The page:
The Disadvantages

Starting a private foundation also involves several disadvantages you should be sure to consider, including:

Substantial Time Commitment and Costs

Starting a foundation involves a substantial amount of time and money because of the work required to incorporate or establish the organization in another acceptable way. Setting up a foundation typically also requires engaging outside professionals — such as attorneys, accountants, and others — who can provide expert advice on how to form and run your foundation.

Annual Excise Tax Payments

Private foundations must pay a 1% to 2% annual excise tax on their net income. The exact percentage depends on a foundation’s annual grantmaking.

Detailed Record-Keeping Requirements

Foundations must maintain good records to provide evidence of regulatory compliance and grantmaking, document board and committee meeting minutes, and create financial reports. A foundation also should create and store other important documentation that shows how its work meets its charitable purpose and proves there’s no misuse or abuse of funds.

Greater Regulatory Requirements

Private foundations must distribute at least 5% of their investment income each year through charitable grants. Foundations also face greater scrutiny by state and federal governing bodies than public charities because only a few trustees manage them under much less public scrutiny.

Mandatory Annual Reporting

While different states may have different annual reporting requirements, the Internal Revenue Service mandates annual reporting by all private foundations. This process typically takes four to eight hours to complete and often requires an accountant or attorney to finalize and submit the necessary paperwork.

Lower Deductibility Caps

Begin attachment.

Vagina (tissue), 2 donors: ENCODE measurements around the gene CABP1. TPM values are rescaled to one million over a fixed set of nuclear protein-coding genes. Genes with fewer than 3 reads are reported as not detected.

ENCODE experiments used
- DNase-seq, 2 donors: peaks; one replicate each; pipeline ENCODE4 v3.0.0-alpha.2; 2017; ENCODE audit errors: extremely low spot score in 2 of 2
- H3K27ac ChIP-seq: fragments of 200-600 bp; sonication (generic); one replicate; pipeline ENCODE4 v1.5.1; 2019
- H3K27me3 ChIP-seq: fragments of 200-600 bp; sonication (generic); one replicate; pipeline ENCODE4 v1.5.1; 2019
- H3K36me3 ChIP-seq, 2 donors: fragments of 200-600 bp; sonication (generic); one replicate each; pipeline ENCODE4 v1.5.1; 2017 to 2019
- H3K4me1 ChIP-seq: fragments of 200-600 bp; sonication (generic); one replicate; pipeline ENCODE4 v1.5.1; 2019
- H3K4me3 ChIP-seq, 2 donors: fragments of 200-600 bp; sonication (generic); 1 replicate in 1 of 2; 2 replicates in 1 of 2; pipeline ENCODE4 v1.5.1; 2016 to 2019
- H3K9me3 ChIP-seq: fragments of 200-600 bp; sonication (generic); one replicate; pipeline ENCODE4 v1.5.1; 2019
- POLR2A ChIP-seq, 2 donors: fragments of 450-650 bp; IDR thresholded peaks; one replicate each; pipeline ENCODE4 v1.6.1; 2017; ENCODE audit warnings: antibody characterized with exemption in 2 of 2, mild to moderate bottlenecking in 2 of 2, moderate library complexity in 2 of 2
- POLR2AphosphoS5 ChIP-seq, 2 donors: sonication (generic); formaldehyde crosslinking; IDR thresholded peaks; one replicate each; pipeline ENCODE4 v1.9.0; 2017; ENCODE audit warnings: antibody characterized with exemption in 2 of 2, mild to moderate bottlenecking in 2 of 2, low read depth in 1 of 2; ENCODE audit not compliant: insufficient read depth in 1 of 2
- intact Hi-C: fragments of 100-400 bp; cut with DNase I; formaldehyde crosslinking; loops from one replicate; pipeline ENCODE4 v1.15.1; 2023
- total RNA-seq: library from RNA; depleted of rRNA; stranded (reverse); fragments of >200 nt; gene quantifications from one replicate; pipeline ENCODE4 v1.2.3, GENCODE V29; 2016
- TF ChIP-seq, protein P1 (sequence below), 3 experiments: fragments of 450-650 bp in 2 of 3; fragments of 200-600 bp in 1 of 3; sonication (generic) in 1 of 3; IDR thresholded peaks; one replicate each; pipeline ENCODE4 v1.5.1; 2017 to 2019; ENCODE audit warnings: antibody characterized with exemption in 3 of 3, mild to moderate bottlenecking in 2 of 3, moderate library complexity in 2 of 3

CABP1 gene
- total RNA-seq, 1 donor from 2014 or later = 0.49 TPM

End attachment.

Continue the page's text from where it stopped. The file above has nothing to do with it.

Individuals may make cash contributions worth up to 30% of their AGI and appreciated property donations valued at up to 20% of their AGI to private foundations. That’s significantly lower than the limits set for public charities to which individuals may contribute cash donations worth up to 50% of their AGI and appreciated property valued at up to 30% of their AGI.

Less Favorable Treatment of Some Capital Gain Gifts

While public charities may deduct the fair market value of any gifts of appreciated property they receive, foundations may only make deductions for such gifts on a cost basis. Publicly traded stocks represent an exception to this rule, and foundations may deduct stocks at their fair market value.

Conclusion

While creating and running a private foundation requires significant time, effort, and money, this type of organization also provides many advantages. For example, private foundations offer greater control, tax benefits, and more flexibility in how they spend their funds. To help you decide if starting a private foundation is right for you, carefully consider the goals for your charitable giving as well as the key advantages and disadvantages of this form of nonprofit. If you want to get started, check out our How to Form a Nonprofit guide.